Volume 3, Number 17 - July 24, 2003
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Last Thursday, federal wildlife officials destroyed a male wolf that had been confirmed as killing cattle on several occasions in the last two years.
According to a U.S. Fish and Wildlife Service report, the Green River pack, which consists of a gray and a black pair with pups, attacked a calf on July 12 on a Bridger-Teton National Forest grazing allotment in the Upper Green River region.
"The calf lived but had its tail snipped off and hindquarters bitten," the report stated, adding that there was no control authorized at that time.
Two other calves were confirmed killed on July 14. According to the report, the radioed wolf pair was involved in calf depredations last year, and the alpha male wolf was shot from the air on July 17.
"If problems continue, the alpha female will also be killed," FWS reported. "We will be attempting to place any sub-adults we can catch in captivity."
Wolf problems have subsided, and bear problems are appear to be quieting as well.
Wyoming Game & Fish Department bear management officer Brian DeBolt said after moving a male grizzly bear out of the Upper Green River region a little more than a week ago in response to cattle depredations, there has been at least one more kill, but the guilty bear evaded capture.
DeBolt said wildlife officials set a trap for the bear, but after three nights the bear didn't return, and the traps were pulled. No further kills have been reported, DeBolt said Tuesday morning.
In other wolf news in the western portion of the state, wolf neck snares with stops were set under an elk-proof fence on a ranch in the Sunlight Basin area where wolves had been coming through and killing livestock. Captured wolves were to be radio-collared and released on site, but over the weekend of July 12, a sow grizzly bear with two yearling cubs came by and one yearling crawled under the fence and was killed by the snare, according to FWS.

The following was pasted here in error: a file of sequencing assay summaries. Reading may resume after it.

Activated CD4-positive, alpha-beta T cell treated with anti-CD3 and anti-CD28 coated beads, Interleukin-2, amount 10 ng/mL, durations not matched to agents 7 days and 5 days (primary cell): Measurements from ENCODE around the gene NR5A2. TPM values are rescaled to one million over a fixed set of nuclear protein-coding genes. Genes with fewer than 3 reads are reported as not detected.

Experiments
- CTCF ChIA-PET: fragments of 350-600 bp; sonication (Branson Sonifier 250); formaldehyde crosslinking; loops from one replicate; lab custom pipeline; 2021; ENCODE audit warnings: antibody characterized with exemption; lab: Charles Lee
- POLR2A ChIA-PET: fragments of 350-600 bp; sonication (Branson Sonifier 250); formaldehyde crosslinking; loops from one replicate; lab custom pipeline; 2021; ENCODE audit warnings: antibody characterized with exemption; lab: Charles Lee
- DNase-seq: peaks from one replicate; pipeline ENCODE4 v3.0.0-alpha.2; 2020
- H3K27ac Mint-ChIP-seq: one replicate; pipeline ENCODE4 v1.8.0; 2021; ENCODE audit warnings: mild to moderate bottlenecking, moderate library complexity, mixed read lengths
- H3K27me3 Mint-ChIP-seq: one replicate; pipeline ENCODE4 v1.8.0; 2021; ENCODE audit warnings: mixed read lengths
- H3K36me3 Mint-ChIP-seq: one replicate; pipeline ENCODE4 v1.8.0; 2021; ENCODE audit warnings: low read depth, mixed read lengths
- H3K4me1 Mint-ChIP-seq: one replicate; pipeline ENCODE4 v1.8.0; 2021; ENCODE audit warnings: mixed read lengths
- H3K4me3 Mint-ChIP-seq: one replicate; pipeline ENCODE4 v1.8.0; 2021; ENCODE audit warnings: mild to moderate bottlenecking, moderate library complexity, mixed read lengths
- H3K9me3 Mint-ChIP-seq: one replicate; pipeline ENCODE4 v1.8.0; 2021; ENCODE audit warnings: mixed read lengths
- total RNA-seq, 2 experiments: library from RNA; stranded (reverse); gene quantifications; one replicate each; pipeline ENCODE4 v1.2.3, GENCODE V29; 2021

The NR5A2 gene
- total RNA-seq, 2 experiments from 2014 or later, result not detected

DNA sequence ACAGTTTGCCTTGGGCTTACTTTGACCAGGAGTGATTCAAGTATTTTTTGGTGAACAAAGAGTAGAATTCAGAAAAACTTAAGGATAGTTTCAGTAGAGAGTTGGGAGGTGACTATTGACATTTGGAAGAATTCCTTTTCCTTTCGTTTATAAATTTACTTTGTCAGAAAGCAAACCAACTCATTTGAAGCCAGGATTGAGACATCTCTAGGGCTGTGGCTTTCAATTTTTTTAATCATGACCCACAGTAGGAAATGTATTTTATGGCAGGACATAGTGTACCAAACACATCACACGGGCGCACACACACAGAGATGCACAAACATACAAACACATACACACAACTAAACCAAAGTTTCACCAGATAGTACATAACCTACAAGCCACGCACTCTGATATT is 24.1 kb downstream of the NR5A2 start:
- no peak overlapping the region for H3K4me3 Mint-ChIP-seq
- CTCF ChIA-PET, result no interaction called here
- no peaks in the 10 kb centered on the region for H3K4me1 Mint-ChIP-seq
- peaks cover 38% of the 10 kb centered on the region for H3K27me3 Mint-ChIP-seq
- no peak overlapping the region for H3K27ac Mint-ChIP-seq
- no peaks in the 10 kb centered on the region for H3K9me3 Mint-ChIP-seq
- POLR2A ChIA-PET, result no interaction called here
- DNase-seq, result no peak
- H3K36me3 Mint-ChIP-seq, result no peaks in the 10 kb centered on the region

WG&F was notified and all snares and traps were immediately pulled, according to FWS.
"We now recognize that wolf neck snares should not have been used in bear habitat when bears are out under any conditions," FWS reported. "Leg-hold trapping will continue to be used for both control and monitoring purposes. The ranch made several modifications to the fence to try and reduce the number of spots wolves can get in, but smaller wildlife can routinely go under the fence in various places."
In the Dubois area, on July 16, two dead calves were discovered on a Forest Service grazing allotment. Grizzly bear and wolf tracks were present. Federal wildlife officials investigated and determined that the two-day-old calf carcasses were wolf depredations.
"An uncollared, suspected sub-group of the Washakie pack that uses this area has been involved in several other cattle depredations," FWS reported. "The two radioed members of the main pack of Washakie wolves have denned some distance away and do not appear to be using the area where the depredations are occurring." Federal officials plan to trap, radio-collar and release a member of the uncollared group.
"It will be briefly monitored via telemetry to make sure no pups are involved and then, if possible, the entire sub-group will be removed," FWS reported.
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